Hurricane moral panic (you can be too safe)

OMG what a frustrating day.  I should have been at NCSU teaching class like normal.  My kids should have been in school.  Today’s weather was cloudy, high around 80, and occasional winds 10-20mph.  Seriously.  That’s it.  Yes, there is a huge hurricane moving this way, but it is doing so slowly and in a reasonable predictable path.  To make a decision on Wednesday afternoon that it was going to be too dangerous for school today (and on Tuesday that NC State needed to close on Wednesday at noon) is an excess of caution.  Yes, you can be too safe.  If safety was all we really cared about, we’d never leave our homes and certainly not get in cars.  Life is all about managing acceptable risk and for Wake County Public Schools to decide it was too risky today was the wrong call and an excess of caution.  Had they simply followed the evolving weather forecasts (again, slow-moving storm), they could have realized yesterday that barring a nearly unprecedented shift in hurricane forecast, that the Raleigh area would be okay today.  It’s not at all uncommon for us to have winter weather really close to crippling freezing rain versus totally harmless 33-34 degree rain an they’ll wait to make the call at 4am if they have to.  But “hurricane!” and we have to decide now!

So, all the local schools and universities gave into the moral panic.  When they initially decided that school would be out after half a day on Thursday, I’m sure there were tons of panicked messages from parents about putting their kids at extreme risk.  Of course, even then, that extreme risk was 30-40 mph winds.  Not great, but sure not high risk.  NCSU canceled for Wednesday at noon (which was basically canceling all day based on morning class attendance I heard) and we’ve had two days of better-than-average September weather.  If they held off and then things really did get worse, there would still have been plenty of time to cancel and take action.  I’ll italicize again– it’s a slow-moving storm with quite accurate predictions for 24-48 hours ahead.  I had a nice enough day at home.  Played with the kids; figured out how to string a guitar, worked on an external tenure letter, but the non-faculty employees literally were not allowed on campus today and forced to use their leave that they were surely saving up for real vacations.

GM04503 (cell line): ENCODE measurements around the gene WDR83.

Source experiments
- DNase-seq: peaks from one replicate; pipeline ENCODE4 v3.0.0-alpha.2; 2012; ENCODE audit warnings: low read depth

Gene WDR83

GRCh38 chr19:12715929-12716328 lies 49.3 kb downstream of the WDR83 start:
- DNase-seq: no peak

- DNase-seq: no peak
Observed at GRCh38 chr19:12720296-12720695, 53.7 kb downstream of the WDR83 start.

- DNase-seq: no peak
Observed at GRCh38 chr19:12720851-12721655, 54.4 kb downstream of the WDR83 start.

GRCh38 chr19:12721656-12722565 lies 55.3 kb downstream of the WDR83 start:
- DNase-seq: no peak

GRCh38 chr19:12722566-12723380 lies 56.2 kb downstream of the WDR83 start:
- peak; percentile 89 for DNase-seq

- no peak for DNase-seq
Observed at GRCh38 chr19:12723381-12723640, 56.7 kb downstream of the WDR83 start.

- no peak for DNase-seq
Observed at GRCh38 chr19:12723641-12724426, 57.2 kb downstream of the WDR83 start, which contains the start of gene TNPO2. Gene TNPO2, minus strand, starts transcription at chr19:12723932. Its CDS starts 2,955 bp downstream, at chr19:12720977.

I know, I know.  It could have been much worse.  Predictions earlier this week had hurricane force winds coming to the Raleigh area.  But, we know that these longer-range predictions have incredibly high uncertainty and we know that when forecasts change, there is time.  Slow-moving.  Even the worst predictions were never suggesting central NC would be in a evacuation type situation.

Why did NCSU cancel prematurely?  I’m sure because UNC did.  Why did my son’s Wake Tech classes prematurely?  I’m sure because NCSU.  It’s just social contagion.  People hear “hurricane” “epic storm” etc., and seem to lose all ability to make reasoned, rational costs/benefit calculations.  Again, I’m not exactly talking about the coast here (sure, those people around Wilmington are more than entitled to freak out).  Nobody wants to be the one university or public school system “putting the kids in danger!” while the other systems exercise their “abundance (excess) of caution.”